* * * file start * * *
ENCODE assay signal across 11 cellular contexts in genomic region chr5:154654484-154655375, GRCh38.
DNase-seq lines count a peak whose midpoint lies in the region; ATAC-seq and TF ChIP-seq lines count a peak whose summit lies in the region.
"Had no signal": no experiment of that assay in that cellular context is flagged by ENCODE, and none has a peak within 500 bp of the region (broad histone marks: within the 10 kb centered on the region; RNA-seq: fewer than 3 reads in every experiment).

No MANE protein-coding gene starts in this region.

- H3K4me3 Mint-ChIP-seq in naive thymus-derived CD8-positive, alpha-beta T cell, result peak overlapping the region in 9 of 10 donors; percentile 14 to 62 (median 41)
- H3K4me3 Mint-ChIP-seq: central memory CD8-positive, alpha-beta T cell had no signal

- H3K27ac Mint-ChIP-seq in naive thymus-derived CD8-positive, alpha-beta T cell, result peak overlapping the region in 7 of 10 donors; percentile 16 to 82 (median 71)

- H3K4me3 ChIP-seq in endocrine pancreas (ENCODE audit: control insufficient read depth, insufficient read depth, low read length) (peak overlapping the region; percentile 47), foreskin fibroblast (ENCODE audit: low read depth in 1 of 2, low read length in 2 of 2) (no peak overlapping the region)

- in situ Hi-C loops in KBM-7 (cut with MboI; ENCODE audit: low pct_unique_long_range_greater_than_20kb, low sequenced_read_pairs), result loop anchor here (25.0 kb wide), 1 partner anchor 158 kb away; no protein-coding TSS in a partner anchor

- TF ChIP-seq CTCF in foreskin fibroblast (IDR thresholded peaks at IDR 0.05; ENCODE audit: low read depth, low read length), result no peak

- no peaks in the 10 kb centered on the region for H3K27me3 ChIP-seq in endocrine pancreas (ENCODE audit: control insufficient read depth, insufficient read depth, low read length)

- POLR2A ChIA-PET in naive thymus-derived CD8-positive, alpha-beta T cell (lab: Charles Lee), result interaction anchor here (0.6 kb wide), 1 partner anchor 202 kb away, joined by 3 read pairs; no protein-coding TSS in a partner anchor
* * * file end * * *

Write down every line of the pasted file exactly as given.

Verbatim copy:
ENCODE assay signal across 11 cellular contexts in genomic region chr5:154654484-154655375, GRCh38.
DNase-seq lines count a peak whose midpoint lies in the region; ATAC-seq and TF ChIP-seq lines count a peak whose summit lies in the region.
"Had no signal": no experiment of that assay in that cellular context is flagged by ENCODE, and none has a peak within 500 bp of the region (broad histone marks: within the 10 kb centered on the region; RNA-seq: fewer than 3 reads in every experiment).

No MANE protein-coding gene starts in this region.

- H3K4me3 Mint-ChIP-seq in naive thymus-derived CD8-positive, alpha-beta T cell, result peak overlapping the region in 9 of 10 donors; percentile 14 to 62 (median 41)
- H3K4me3 Mint-ChIP-seq: central memory CD8-positive, alpha-beta T cell had no signal

- H3K27ac Mint-ChIP-seq in naive thymus-derived CD8-positive, alpha-beta T cell, result peak overlapping the region in 7 of 10 donors; percentile 16 to 82 (median 71)

- H3K4me3 ChIP-seq in endocrine pancreas (ENCODE audit: control insufficient read depth, insufficient read depth, low read length) (peak overlapping the region; percentile 47), foreskin fibroblast (ENCODE audit: low read depth in 1 of 2, low read length in 2 of 2) (no peak overlapping the region)

- in situ Hi-C loops in KBM-7 (cut with MboI; ENCODE audit: low pct_unique_long_range_greater_than_20kb, low sequenced_read_pairs), result loop anchor here (25.0 kb wide), 1 partner anchor 158 kb away; no protein-coding TSS in a partner anchor

- TF ChIP-seq CTCF in foreskin fibroblast (IDR thresholded peaks at IDR 0.05; ENCODE audit: low read depth, low read length), result no peak

- no peaks in the 10 kb centered on the region for H3K27me3 ChIP-seq in endocrine pancreas (ENCODE audit: control insufficient read depth, insufficient read depth, low read length)

- POLR2A ChIA-PET in naive thymus-derived CD8-positive, alpha-beta T cell (lab: Charles Lee), result interaction anchor here (0.6 kb wide), 1 partner anchor 202 kb away, joined by 3 read pairs; no protein-coding TSS in a partner anchor